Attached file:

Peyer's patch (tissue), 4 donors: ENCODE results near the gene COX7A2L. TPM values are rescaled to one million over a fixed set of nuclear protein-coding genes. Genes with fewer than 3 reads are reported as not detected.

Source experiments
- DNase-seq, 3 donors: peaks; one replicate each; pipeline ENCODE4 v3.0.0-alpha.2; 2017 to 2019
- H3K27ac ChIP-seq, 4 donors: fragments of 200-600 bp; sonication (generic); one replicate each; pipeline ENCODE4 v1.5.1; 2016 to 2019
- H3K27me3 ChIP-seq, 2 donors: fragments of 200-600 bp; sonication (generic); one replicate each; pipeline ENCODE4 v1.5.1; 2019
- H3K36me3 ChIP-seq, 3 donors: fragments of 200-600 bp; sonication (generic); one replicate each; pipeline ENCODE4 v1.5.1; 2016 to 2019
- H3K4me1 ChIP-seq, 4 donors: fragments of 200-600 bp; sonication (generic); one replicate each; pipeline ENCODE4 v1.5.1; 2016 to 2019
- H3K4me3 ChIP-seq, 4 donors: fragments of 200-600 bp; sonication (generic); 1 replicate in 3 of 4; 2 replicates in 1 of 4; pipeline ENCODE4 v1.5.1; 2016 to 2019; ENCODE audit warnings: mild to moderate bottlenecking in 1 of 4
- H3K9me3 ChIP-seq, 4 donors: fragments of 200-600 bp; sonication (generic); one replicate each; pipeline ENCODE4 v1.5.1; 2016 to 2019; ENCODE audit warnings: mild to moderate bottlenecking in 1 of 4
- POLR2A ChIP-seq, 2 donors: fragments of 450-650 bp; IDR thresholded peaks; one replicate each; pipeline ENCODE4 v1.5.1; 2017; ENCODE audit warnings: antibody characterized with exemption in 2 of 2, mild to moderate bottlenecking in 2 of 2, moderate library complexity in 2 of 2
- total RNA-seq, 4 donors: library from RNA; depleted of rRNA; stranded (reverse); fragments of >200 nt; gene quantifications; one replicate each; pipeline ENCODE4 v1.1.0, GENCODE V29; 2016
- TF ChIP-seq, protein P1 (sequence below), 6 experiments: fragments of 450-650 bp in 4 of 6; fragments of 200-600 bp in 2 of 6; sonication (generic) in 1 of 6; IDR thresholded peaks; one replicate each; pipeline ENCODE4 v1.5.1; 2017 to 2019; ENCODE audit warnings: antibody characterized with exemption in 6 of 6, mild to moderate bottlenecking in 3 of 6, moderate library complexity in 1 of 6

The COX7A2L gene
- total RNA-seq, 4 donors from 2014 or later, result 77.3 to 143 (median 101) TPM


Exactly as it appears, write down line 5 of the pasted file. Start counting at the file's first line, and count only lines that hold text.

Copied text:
- H3K27me3 ChIP-seq, 2 donors: fragments of 200-600 bp; sonication (generic); one replicate each; pipeline ENCODE4 v1.5.1; 2019